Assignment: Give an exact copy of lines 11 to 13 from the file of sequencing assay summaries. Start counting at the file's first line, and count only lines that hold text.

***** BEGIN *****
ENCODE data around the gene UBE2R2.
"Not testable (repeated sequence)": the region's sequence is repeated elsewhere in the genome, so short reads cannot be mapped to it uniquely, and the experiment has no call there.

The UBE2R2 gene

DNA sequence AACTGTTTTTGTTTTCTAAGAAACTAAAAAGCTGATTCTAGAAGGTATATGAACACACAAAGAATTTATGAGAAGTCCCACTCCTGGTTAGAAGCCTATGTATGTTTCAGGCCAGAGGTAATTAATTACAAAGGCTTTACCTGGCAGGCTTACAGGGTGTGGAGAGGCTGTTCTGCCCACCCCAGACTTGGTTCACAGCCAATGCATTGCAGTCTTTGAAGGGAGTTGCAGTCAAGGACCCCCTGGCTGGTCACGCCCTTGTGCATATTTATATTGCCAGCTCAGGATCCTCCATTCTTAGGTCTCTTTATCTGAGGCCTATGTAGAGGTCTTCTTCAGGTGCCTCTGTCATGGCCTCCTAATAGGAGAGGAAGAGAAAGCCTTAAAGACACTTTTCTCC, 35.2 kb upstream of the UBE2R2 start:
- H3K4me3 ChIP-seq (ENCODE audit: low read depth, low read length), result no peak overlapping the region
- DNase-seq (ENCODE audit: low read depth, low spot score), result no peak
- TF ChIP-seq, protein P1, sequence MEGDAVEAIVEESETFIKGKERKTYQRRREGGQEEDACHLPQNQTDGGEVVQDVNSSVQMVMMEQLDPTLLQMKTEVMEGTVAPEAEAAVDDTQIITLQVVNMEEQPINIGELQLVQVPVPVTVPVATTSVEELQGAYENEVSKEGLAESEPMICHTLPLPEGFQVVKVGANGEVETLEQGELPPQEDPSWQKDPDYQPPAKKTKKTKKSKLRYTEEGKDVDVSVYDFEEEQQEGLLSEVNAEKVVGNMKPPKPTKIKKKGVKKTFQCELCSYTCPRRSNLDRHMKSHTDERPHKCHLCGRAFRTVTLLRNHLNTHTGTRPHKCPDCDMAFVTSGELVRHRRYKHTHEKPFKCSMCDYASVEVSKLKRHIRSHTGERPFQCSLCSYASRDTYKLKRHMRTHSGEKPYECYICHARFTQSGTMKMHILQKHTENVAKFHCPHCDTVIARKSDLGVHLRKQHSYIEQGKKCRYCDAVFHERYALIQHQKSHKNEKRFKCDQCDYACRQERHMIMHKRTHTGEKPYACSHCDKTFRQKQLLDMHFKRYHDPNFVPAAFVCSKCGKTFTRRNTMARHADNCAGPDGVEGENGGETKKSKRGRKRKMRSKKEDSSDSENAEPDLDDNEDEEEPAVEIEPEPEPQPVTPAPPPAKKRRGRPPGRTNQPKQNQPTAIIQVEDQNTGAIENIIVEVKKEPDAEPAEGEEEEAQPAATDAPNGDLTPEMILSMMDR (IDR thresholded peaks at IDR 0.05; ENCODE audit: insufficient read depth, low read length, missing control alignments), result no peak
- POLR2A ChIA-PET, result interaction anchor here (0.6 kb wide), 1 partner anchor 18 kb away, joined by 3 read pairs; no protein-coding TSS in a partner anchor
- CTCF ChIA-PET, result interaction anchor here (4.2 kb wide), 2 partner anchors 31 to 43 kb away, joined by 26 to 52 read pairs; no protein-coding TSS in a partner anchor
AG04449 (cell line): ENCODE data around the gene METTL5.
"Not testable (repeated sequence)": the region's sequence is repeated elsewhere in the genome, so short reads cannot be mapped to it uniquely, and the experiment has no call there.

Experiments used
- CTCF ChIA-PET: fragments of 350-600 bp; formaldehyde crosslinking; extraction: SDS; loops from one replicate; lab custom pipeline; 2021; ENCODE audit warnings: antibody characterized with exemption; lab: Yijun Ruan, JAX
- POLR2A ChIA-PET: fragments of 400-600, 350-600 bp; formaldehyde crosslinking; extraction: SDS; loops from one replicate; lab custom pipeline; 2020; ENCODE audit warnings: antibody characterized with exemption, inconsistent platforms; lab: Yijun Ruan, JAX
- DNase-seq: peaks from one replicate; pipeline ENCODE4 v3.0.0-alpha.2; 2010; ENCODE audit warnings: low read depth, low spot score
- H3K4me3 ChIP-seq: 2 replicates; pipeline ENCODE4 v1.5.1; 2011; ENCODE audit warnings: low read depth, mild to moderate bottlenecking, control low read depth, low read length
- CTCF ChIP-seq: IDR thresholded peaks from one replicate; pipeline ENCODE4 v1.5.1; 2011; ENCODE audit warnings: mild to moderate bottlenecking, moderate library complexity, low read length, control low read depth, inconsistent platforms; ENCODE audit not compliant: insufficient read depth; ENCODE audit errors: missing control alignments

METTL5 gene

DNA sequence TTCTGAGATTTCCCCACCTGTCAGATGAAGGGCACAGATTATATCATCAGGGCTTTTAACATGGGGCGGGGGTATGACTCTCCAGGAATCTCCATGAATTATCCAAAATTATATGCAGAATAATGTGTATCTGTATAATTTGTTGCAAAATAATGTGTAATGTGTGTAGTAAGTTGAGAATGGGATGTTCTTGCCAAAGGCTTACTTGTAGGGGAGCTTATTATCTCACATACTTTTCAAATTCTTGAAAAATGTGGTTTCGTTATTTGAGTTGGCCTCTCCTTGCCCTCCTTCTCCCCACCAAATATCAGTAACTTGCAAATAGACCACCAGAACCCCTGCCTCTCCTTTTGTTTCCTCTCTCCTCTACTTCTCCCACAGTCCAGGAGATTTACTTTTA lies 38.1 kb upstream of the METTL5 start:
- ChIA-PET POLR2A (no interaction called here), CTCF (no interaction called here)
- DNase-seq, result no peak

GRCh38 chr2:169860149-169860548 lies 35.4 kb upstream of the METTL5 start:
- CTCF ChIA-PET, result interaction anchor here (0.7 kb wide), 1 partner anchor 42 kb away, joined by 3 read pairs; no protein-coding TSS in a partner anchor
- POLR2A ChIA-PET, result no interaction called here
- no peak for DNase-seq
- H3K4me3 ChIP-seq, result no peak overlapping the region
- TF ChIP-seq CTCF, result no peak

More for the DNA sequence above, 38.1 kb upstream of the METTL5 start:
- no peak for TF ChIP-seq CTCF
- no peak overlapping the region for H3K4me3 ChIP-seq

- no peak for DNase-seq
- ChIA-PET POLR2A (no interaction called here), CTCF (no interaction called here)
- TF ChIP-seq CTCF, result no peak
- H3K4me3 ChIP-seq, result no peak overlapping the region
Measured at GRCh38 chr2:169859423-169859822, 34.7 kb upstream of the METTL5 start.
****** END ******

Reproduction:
"Not testable (repeated sequence)": the region's sequence is repeated elsewhere in the genome, so short reads cannot be mapped to it uniquely, and the experiment has no call there.

Experiments used
- CTCF ChIA-PET: fragments of 350-600 bp; formaldehyde crosslinking; extraction: SDS; loops from one replicate; lab custom pipeline; 2021; ENCODE audit warnings: antibody characterized with exemption; lab: Yijun Ruan, JAX